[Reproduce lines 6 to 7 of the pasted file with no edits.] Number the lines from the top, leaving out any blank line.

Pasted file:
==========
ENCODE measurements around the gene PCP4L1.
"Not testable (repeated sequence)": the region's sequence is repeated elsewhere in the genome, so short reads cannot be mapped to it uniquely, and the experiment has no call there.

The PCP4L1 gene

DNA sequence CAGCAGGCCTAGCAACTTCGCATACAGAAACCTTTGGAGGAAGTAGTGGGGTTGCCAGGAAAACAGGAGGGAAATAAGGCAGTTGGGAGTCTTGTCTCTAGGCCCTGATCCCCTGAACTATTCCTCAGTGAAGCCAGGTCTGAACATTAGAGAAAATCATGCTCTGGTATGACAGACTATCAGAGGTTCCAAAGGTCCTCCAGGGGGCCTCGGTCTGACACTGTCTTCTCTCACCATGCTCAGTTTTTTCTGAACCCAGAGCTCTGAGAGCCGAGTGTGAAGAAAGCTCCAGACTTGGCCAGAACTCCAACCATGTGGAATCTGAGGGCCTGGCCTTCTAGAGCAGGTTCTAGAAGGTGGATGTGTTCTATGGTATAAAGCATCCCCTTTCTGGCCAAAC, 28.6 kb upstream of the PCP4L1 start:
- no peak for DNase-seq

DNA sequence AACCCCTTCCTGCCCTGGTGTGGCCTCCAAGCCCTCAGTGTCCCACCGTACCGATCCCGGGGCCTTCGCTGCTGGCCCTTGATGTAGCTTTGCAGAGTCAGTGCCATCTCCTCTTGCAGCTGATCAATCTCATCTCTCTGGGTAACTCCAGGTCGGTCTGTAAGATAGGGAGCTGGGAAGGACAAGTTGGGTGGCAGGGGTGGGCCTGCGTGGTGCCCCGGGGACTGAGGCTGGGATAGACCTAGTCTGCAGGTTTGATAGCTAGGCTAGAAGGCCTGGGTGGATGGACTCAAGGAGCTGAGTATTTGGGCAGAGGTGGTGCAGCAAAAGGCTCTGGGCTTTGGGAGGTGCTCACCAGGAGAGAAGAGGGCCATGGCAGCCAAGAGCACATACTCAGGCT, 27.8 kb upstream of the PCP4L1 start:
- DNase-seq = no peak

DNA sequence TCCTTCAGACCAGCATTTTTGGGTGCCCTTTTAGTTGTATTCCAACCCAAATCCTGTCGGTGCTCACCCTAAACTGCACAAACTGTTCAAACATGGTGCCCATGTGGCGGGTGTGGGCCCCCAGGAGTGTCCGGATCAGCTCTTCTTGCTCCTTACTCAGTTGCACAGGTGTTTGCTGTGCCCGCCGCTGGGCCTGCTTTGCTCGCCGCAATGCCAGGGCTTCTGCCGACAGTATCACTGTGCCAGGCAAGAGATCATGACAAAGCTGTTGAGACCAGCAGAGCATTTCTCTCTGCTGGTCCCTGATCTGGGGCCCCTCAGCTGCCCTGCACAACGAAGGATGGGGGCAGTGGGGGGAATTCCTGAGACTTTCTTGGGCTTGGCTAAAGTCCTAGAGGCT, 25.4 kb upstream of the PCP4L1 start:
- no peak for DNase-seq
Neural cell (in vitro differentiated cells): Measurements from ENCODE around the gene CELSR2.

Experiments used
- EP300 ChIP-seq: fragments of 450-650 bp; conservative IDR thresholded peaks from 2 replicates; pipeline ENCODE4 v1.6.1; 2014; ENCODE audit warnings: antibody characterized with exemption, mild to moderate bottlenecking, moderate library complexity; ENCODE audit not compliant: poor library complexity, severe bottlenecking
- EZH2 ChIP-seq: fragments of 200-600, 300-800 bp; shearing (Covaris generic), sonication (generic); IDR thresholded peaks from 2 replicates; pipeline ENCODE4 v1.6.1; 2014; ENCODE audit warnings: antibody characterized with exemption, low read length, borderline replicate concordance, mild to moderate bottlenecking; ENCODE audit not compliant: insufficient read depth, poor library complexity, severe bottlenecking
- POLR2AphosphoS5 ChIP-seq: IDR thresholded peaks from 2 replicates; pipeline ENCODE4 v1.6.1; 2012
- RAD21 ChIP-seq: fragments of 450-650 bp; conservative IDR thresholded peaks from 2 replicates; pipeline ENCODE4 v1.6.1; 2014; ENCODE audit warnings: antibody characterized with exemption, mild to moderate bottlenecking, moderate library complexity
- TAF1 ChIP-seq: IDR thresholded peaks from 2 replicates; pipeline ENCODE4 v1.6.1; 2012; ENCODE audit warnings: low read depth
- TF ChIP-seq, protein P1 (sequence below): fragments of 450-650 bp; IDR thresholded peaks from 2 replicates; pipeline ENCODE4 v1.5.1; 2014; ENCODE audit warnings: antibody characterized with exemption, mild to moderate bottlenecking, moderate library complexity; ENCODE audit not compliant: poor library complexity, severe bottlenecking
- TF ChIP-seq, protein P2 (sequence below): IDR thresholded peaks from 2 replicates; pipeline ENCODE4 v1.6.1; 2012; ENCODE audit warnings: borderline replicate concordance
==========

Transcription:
DNA sequence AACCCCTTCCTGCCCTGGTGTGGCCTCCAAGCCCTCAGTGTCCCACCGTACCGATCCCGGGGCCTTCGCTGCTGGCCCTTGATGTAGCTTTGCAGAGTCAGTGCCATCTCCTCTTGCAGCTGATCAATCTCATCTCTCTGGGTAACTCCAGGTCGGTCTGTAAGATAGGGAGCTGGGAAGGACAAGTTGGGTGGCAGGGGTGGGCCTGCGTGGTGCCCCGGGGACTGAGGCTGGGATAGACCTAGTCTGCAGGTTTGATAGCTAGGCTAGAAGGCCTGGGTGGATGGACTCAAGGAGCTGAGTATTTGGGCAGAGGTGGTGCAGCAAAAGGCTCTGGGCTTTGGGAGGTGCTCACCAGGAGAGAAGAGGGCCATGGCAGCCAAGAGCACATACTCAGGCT, 27.8 kb upstream of the PCP4L1 start:
- DNase-seq = no peak